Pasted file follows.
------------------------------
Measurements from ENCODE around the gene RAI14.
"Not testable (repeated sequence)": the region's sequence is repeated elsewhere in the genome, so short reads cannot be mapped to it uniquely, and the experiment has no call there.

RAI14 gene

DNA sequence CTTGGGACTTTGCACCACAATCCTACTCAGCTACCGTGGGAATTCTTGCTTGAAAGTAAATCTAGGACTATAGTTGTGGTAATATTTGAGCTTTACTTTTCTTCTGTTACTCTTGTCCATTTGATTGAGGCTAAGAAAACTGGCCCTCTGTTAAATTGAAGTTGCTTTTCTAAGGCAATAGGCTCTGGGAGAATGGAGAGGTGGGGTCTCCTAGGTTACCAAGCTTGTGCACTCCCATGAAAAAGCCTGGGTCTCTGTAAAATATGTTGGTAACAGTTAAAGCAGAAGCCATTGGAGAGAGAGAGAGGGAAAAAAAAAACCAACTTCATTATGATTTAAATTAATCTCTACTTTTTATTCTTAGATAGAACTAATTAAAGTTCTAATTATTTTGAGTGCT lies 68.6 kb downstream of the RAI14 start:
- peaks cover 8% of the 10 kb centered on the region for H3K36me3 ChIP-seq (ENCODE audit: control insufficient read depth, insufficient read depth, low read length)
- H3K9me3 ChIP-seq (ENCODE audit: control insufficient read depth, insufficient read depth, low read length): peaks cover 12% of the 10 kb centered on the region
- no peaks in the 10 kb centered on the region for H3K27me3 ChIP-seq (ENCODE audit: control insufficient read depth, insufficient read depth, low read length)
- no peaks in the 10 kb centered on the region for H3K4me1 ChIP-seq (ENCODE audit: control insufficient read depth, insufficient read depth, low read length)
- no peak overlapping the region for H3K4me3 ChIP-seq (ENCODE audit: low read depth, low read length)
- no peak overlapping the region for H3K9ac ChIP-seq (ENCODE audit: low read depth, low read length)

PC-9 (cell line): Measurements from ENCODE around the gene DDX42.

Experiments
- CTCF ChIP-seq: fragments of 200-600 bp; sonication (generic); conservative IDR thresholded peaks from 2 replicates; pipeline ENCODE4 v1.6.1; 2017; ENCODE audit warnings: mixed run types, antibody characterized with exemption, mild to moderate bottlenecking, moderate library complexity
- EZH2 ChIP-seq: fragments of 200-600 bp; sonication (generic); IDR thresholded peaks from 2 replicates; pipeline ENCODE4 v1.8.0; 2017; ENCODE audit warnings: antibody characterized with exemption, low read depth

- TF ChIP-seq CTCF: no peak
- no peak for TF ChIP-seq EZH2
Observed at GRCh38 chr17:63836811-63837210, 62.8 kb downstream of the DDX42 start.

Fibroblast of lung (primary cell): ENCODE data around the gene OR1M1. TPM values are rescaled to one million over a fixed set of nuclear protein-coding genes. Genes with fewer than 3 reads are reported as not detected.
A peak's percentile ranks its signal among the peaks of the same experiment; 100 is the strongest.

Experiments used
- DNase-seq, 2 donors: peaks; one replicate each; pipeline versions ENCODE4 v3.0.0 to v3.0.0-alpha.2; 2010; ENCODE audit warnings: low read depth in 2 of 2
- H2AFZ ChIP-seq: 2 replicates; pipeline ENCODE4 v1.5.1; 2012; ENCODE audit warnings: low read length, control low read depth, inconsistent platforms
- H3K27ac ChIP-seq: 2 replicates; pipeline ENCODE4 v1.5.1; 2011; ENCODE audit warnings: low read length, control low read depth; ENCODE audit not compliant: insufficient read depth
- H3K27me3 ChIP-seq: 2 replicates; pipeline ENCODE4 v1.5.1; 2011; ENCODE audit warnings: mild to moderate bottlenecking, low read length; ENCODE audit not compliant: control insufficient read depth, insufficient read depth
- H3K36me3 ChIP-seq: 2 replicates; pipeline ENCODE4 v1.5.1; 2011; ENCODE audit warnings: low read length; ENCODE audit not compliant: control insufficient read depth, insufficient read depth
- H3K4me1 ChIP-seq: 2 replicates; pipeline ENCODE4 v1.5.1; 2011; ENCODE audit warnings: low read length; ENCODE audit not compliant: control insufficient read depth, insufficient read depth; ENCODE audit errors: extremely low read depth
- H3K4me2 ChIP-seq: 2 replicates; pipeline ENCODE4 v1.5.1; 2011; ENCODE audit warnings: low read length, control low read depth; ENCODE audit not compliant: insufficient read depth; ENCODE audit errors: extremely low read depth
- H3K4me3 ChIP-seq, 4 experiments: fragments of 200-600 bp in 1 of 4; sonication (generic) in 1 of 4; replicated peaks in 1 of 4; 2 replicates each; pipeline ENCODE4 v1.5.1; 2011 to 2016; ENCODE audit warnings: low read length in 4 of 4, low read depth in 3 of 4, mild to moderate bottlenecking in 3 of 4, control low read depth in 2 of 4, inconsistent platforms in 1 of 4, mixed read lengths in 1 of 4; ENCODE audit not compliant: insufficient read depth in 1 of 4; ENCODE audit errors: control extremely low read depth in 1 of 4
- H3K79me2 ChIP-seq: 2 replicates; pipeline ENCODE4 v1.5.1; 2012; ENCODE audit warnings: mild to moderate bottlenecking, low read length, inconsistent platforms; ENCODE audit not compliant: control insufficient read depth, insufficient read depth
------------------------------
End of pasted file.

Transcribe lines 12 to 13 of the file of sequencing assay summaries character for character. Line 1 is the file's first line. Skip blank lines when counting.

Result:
Experiments
- CTCF ChIP-seq: fragments of 200-600 bp; sonication (generic); conservative IDR thresholded peaks from 2 replicates; pipeline ENCODE4 v1.6.1; 2017; ENCODE audit warnings: mixed run types, antibody characterized with exemption, mild to moderate bottlenecking, moderate library complexity